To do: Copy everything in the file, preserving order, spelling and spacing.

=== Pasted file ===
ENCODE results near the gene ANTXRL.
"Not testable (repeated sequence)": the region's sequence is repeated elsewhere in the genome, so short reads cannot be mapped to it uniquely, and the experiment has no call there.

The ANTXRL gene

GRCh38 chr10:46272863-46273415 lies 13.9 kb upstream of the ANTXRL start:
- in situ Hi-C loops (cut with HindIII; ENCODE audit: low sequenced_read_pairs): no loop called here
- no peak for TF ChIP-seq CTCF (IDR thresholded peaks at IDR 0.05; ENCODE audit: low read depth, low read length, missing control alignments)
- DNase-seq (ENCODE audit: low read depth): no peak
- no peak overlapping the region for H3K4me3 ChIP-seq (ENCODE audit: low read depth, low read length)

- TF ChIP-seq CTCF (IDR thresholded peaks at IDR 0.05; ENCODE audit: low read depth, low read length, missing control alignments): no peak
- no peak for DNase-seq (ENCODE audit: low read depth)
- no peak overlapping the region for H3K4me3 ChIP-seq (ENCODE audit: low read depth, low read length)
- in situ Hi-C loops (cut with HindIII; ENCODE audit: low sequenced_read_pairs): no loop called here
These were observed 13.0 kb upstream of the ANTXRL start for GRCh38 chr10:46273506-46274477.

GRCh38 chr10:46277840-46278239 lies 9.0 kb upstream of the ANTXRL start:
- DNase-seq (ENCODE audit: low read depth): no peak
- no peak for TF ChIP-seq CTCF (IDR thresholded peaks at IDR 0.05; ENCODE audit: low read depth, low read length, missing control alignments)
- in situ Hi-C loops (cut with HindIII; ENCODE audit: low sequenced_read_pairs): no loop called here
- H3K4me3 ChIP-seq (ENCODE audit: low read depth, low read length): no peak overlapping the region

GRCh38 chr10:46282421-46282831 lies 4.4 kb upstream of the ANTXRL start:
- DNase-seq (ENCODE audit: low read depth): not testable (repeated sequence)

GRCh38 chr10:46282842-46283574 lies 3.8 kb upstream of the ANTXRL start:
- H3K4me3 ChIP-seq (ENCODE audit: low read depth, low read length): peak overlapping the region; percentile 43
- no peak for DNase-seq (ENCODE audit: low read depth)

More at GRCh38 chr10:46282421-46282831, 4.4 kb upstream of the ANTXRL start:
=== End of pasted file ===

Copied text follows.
ENCODE results near the gene ANTXRL.
"Not testable (repeated sequence)": the region's sequence is repeated elsewhere in the genome, so short reads cannot be mapped to it uniquely, and the experiment has no call there.

The ANTXRL gene

GRCh38 chr10:46272863-46273415 lies 13.9 kb upstream of the ANTXRL start:
- in situ Hi-C loops (cut with HindIII; ENCODE audit: low sequenced_read_pairs): no loop called here
- no peak for TF ChIP-seq CTCF (IDR thresholded peaks at IDR 0.05; ENCODE audit: low read depth, low read length, missing control alignments)
- DNase-seq (ENCODE audit: low read depth): no peak
- no peak overlapping the region for H3K4me3 ChIP-seq (ENCODE audit: low read depth, low read length)

- TF ChIP-seq CTCF (IDR thresholded peaks at IDR 0.05; ENCODE audit: low read depth, low read length, missing control alignments): no peak
- no peak for DNase-seq (ENCODE audit: low read depth)
- no peak overlapping the region for H3K4me3 ChIP-seq (ENCODE audit: low read depth, low read length)
- in situ Hi-C loops (cut with HindIII; ENCODE audit: low sequenced_read_pairs): no loop called here
These were observed 13.0 kb upstream of the ANTXRL start for GRCh38 chr10:46273506-46274477.

GRCh38 chr10:46277840-46278239 lies 9.0 kb upstream of the ANTXRL start:
- DNase-seq (ENCODE audit: low read depth): no peak
- no peak for TF ChIP-seq CTCF (IDR thresholded peaks at IDR 0.05; ENCODE audit: low read depth, low read length, missing control alignments)
- in situ Hi-C loops (cut with HindIII; ENCODE audit: low sequenced_read_pairs): no loop called here
- H3K4me3 ChIP-seq (ENCODE audit: low read depth, low read length): no peak overlapping the region

GRCh38 chr10:46282421-46282831 lies 4.4 kb upstream of the ANTXRL start:
- DNase-seq (ENCODE audit: low read depth): not testable (repeated sequence)

GRCh38 chr10:46282842-46283574 lies 3.8 kb upstream of the ANTXRL start:
- H3K4me3 ChIP-seq (ENCODE audit: low read depth, low read length): peak overlapping the region; percentile 43
- no peak for DNase-seq (ENCODE audit: low read depth)

More at GRCh38 chr10:46282421-46282831, 4.4 kb upstream of the ANTXRL start: